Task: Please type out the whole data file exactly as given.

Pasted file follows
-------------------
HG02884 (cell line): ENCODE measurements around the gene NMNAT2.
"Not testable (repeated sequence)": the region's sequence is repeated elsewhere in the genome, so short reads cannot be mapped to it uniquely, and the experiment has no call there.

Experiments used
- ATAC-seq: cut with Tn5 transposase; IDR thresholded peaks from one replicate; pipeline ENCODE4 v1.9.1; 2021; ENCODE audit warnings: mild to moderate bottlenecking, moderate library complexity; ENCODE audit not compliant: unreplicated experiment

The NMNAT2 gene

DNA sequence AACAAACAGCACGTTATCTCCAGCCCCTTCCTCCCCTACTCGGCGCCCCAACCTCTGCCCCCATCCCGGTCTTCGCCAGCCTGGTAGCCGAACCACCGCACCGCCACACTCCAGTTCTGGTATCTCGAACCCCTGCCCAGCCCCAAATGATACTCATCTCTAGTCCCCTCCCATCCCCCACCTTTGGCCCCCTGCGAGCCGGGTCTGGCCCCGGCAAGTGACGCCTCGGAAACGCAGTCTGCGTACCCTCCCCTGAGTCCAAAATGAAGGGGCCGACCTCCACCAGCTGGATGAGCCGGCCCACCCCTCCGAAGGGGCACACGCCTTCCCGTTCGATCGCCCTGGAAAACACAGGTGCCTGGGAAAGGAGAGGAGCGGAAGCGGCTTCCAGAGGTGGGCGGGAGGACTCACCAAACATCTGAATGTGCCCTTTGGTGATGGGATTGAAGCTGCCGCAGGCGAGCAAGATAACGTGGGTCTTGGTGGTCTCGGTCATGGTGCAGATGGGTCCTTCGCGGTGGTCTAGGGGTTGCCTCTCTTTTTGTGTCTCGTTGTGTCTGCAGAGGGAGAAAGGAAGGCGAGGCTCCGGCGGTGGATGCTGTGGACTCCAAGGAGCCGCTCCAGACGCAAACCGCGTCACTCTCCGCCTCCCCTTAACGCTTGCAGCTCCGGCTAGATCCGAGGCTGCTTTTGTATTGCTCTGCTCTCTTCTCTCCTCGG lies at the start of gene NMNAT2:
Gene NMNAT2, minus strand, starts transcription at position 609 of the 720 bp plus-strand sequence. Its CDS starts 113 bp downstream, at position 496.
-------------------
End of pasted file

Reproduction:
HG02884 (cell line): ENCODE measurements around the gene NMNAT2.
"Not testable (repeated sequence)": the region's sequence is repeated elsewhere in the genome, so short reads cannot be mapped to it uniquely, and the experiment has no call there.

Experiments used
- ATAC-seq: cut with Tn5 transposase; IDR thresholded peaks from one replicate; pipeline ENCODE4 v1.9.1; 2021; ENCODE audit warnings: mild to moderate bottlenecking, moderate library complexity; ENCODE audit not compliant: unreplicated experiment

The NMNAT2 gene

DNA sequence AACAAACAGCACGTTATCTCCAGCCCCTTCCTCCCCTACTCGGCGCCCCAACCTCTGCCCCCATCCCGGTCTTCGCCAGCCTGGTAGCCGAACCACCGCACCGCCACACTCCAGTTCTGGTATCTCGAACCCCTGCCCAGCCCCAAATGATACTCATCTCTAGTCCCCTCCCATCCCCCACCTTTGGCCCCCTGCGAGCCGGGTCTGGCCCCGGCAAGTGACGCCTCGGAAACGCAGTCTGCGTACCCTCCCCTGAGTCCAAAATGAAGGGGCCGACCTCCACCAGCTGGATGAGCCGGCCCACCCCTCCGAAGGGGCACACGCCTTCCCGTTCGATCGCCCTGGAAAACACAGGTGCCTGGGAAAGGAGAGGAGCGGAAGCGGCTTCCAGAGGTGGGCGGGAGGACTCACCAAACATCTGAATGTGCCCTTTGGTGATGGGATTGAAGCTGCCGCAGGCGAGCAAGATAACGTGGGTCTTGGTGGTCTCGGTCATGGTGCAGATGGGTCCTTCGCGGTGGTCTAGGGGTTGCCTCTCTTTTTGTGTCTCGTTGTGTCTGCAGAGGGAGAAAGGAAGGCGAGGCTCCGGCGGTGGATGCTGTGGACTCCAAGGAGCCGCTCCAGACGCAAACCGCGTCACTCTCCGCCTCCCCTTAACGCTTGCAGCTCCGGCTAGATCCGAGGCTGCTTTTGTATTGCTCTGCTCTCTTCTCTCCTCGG lies at the start of gene NMNAT2:
Gene NMNAT2, minus strand, starts transcription at position 609 of the 720 bp plus-strand sequence. Its CDS starts 113 bp downstream, at position 496.